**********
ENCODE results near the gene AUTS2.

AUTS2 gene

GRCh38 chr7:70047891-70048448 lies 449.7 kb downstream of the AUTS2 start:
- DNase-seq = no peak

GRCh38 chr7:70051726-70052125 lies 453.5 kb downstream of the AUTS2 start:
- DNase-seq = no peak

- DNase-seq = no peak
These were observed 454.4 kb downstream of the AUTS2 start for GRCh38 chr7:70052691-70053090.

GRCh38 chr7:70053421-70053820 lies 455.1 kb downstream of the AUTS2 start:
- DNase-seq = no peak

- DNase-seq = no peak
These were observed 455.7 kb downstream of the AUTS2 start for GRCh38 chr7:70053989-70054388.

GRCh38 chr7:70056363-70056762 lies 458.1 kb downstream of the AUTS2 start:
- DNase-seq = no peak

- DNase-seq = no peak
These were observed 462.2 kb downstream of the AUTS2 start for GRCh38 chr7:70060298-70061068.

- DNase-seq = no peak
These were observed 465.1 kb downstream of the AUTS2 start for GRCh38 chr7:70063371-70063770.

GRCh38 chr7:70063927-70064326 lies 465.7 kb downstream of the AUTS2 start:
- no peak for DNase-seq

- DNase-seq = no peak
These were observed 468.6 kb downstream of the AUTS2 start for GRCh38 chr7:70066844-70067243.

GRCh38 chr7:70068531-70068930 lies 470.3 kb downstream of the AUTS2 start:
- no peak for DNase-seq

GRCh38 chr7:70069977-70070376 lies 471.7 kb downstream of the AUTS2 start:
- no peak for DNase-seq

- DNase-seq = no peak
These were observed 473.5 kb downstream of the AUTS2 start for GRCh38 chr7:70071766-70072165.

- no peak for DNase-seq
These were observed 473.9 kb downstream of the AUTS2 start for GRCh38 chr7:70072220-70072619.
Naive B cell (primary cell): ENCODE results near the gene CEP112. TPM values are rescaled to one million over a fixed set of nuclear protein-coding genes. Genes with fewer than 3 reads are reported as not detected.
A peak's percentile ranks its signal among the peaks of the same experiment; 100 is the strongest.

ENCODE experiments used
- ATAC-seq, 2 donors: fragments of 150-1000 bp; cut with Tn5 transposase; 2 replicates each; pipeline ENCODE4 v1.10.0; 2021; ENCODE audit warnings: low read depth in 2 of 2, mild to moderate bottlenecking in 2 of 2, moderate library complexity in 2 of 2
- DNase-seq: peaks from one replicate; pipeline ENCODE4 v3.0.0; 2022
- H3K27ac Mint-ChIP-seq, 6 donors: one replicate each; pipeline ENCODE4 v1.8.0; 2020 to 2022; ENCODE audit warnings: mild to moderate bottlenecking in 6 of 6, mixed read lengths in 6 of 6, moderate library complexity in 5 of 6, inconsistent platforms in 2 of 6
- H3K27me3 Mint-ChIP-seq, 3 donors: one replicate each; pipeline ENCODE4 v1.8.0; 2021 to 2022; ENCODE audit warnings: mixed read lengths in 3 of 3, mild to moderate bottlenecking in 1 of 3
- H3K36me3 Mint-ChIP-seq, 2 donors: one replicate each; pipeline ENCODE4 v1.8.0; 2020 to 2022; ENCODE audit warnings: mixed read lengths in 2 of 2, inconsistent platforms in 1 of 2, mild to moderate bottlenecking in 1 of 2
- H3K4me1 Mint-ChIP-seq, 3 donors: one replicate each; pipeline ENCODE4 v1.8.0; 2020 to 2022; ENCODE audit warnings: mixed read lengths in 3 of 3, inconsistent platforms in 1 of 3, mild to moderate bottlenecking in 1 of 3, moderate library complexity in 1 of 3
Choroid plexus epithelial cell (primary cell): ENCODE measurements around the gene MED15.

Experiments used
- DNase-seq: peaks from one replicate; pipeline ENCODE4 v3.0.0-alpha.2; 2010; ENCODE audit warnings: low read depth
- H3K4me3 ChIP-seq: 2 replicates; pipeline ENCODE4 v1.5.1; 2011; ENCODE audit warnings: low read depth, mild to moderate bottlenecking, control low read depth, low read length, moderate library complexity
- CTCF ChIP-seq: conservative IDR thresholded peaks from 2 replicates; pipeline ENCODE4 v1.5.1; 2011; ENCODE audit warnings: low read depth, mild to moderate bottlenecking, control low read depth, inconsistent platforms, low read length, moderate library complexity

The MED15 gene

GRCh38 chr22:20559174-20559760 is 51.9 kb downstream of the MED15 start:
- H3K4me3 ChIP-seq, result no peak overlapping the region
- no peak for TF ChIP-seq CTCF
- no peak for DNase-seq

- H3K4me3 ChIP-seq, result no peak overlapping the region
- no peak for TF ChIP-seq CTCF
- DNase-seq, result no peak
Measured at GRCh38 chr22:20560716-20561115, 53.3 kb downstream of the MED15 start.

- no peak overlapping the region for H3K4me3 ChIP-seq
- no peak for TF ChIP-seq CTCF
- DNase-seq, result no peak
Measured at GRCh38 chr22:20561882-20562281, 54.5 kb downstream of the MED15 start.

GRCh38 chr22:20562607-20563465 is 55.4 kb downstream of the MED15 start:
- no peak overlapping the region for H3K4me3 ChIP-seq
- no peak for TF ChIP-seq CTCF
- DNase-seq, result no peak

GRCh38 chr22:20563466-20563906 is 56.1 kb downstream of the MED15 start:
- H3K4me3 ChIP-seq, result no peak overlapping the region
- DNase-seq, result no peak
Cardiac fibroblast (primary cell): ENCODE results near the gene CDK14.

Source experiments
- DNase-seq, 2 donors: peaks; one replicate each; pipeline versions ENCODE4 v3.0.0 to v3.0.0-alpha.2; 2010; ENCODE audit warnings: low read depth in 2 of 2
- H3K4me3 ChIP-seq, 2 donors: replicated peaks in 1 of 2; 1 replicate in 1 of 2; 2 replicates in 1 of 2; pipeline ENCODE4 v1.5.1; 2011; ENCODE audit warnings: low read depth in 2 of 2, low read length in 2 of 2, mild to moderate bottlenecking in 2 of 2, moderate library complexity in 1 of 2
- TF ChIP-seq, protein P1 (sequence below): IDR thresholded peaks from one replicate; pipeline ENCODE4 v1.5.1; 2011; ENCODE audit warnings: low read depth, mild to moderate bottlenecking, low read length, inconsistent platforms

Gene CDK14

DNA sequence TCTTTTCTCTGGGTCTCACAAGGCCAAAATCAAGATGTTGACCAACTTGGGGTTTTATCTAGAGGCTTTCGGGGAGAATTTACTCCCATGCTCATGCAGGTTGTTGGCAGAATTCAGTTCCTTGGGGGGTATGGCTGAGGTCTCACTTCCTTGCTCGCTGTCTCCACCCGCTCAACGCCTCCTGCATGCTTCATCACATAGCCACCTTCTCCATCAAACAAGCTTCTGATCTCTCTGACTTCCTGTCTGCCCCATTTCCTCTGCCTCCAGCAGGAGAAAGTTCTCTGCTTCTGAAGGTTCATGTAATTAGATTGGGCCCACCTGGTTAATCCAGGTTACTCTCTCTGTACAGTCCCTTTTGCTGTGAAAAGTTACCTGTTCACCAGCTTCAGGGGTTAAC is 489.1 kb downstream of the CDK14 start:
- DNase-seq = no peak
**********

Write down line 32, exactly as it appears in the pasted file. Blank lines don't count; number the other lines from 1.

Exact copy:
A peak's percentile ranks its signal among the peaks of the same experiment; 100 is the strongest.